DOHA • Formula One is searching for a broadcaster in the Middle East and North Africa after beIN Sports decided not to renew its five-year contract, in a setback to the motor sport's owner Liberty Media.
The Qatari-owned TV network walked away on Friday not only because of disappointing viewing figures, but also because of rampant piracy in the Gulf region.
Tom Keaveny, beIN Media Group's managing director, said the broadcaster had, for nearly two years, warned of the commercial impact of piracy after paying huge sums for media rights.
In an indirect swipe at F1, he said beIN will now pay less for rights that cannot be protected, "in particular to the rights holders who pay only lip service to combating BeoutQ".
Accusing beoutQ, a Saudi Arabian-based network, of infringing its rights, he said in a statement: "A rights holder's stance on beoutQ's piracy - in other words, whether they're taking legal action, making a public stand, and doing everything within their power to combat the industrial-scale theft of their rights - is a critical factor that we now consider when bidding."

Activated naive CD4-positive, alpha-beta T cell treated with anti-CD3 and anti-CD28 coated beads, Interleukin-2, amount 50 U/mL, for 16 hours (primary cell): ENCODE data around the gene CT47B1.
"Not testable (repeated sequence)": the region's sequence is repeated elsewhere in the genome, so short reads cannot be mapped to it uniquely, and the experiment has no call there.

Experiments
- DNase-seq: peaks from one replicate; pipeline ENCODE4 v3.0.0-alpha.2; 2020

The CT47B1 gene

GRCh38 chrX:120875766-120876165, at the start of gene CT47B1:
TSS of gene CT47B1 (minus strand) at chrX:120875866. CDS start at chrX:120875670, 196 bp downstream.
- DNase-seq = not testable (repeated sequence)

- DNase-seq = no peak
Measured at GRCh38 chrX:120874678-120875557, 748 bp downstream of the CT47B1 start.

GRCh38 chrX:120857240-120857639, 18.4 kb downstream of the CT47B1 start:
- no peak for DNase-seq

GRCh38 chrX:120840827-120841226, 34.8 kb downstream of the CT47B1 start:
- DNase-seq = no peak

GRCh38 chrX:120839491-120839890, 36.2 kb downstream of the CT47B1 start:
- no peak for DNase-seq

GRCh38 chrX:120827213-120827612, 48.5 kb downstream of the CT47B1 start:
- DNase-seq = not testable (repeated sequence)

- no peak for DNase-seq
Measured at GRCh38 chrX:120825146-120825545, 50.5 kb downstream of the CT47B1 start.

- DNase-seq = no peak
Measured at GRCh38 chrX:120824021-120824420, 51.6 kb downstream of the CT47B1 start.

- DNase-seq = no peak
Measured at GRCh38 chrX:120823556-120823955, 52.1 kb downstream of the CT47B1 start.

BeoutQ emerged in 2017 after Saudi Arabia and its allies launched a diplomatic and trade boycott of Qatar, accusing it of supporting terrorism, which Doha denies.
While the Saudi government has denied having any links to beoutQ, claiming it is committed to fighting piracy, its channels are distributed online and over the Arabsat satellite network based in Riyadh.
BeIN's 2014-19 deal for F1 live broadcast rights was worth US$30 million (S$40.7 million) to US$40 million a year, according to those with knowledge of the terms.
According to media analyst Richard Broughton from Ampere Analysis, that figure represents as much as 7 per cent of F1's estimated broadcast income and it was difficult to see another regional broadcaster stepping in to bid the sums that beIN was paying.
He said: "Gulf operators are under intense pressure at the moment from piracy and poor consumer receptiveness to paying high monthly fees for content."
Although the sport said last June it would "take appropriate action" against intellectual property infringement of its content in the Middle East and North Africa, it appears not enough was done to assuage beIN.
An F1 spokesman said in response to the announcement it was in the late stages of finalising arrangements with a new licensee for the region.